Sporting first half for owner of Scottish outdoor chain Tiso

The group has been one of the high streets top performers in recent years. Picture: Nick Ansell/PA Wire
The group has been one of the high streets top performers in recent years. Picture: Nick Ansell/PA Wire
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JD Sports Fashion, the sportswear group which also owns Blacks and Go Outdoors and has a ­controlling stake in Scottish outdoor retailer Tiso, has bucked the high street gloom with a winning performance in its first half.

Sales in the UK leapt 10 per cent on a like-for-like basis, with the firm noting that customers were reacting positively to the retailer’s push towards more premium products and a strong online business.

The results for the 26 weeks ended 3 August showed that pre-tax profits hit £129.9 million on revenues of £2.72 billion. An interim dividend of 0.28p is up from 0.27p a year earlier.

Executive chairman Peter Cowgill did have a warning for landlords, however, hinting that he would expect rent reviews following several high street rivals using an insolvency process to help push through rent reductions.

He said: “We are very aware of the financial benefit that other retailers appear to get when they downsize their estates and, whilst we have no plans to fundamentally alter the size of the JD store network in the UK at this time, we continue to seek fairness and flexibility in the terms of our leases.”

The group’s gyms business grew to 120,000 members across 25 locations, and bosses plan to open four additional sites this year.

But there was some disappointment at its Go Outdoors arm, on the back of poor availability during May and June due to a change in the way products reached the stores.

Updating investors on its outdoor business, the group noted: “Trading in the Blacks and Tiso businesses improved significantly through the second quarter.

“These businesses operate out of smaller space than Go Outdoors with less reliance on camping to drive footfall and sales in the summer season.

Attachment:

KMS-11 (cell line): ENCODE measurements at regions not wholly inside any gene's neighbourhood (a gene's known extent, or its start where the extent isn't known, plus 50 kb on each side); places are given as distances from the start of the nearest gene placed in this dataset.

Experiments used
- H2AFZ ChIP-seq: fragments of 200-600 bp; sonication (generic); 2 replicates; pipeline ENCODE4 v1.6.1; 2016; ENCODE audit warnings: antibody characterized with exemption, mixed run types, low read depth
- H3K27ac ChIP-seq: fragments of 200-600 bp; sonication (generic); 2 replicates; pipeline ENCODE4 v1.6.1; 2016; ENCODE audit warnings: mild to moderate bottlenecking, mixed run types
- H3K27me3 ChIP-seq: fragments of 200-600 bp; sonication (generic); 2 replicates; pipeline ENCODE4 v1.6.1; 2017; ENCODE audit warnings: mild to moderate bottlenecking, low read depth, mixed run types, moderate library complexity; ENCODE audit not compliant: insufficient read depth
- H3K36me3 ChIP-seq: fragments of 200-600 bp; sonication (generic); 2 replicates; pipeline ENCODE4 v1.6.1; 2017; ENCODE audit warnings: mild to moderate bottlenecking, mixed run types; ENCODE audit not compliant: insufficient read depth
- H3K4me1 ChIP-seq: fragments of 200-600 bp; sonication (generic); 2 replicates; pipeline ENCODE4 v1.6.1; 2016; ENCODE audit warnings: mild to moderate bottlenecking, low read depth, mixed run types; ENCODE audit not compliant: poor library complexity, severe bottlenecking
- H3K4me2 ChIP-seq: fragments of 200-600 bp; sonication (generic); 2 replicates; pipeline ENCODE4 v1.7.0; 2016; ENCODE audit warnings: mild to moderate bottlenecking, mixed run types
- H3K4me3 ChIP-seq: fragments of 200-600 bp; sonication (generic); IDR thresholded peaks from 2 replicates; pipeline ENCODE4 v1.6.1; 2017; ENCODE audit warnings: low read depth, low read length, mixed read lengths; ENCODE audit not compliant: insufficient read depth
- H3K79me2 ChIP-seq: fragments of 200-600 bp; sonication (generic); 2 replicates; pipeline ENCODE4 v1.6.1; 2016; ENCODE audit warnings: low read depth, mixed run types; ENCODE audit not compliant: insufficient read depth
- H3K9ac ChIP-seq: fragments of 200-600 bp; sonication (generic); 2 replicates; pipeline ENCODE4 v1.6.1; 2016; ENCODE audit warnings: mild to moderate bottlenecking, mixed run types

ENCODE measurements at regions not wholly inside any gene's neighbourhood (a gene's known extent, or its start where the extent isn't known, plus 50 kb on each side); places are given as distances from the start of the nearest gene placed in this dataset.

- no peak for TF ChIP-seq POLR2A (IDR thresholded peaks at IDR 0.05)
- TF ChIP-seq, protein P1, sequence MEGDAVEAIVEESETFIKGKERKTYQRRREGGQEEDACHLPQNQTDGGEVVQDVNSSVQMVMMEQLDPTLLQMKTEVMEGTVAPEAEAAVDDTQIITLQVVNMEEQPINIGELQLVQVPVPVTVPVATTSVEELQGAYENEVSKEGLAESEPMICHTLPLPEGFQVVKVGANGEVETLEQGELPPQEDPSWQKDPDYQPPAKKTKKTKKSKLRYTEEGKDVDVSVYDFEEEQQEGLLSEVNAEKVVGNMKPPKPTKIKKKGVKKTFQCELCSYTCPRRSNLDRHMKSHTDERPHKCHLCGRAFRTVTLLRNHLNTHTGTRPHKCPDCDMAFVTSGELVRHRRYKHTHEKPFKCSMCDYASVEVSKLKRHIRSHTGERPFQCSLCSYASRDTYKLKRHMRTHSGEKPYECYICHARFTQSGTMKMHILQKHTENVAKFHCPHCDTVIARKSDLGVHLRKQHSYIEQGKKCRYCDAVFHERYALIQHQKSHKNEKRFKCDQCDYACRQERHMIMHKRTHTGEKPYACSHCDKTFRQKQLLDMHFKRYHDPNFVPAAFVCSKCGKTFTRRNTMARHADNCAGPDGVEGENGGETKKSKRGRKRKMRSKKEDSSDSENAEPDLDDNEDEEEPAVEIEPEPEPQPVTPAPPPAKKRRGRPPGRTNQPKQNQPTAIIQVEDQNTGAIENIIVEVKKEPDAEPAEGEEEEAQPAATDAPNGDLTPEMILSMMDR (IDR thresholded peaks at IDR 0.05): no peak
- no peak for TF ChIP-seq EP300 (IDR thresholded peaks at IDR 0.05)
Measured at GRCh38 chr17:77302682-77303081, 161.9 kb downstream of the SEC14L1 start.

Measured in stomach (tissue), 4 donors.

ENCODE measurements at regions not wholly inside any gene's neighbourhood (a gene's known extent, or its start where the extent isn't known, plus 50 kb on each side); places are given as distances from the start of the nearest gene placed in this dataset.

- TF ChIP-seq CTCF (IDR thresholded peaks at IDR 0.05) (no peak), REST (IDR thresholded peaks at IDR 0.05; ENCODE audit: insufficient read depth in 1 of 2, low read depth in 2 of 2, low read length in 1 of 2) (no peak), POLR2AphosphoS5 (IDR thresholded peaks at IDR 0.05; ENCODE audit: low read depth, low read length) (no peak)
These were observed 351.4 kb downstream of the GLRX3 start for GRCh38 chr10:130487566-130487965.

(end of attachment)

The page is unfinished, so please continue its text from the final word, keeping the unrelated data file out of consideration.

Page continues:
“Consequently, the cooler and somewhat wetter summer through the UK provided more opportunities for positive trading compared to the hot and dry weather of the prior year with both of these businesses ending the half year period with a total like-for-like sales growth across stores and online of 3 per cent.”

On Brexit, Cowgill warned that “we recognise that there is heightened uncertainty surrounding the nature of the UK’s exit from the European Union and we are very cognisant of the increases risk of a disorderly exit”.

To help offset any problems, he revealed that plans for a new warehouse in Belgium, which had been due sometime after 2021, have been brought forward to ensure its European operations do not suffer.

In Europe, JD Sports revealed it had opened 23 stores during the period, including one in Austria for the first time. A flagship store in Paris is also on its way.

Richard Hunter, head of markets at Interactive Investor, said: “The momentum which has seen the company grow apace and propelled the shares into the FTSE 100 shows no signs of abating, as JD Sports has unveiled another set of impressive numbers.

“Given the speed and scope of expansion, there will inevitably be bumps along the way, as evidenced by the challenges of the fulfilment transition relating to the Go Outdoors business, which has had a short-term negative impact,” he added.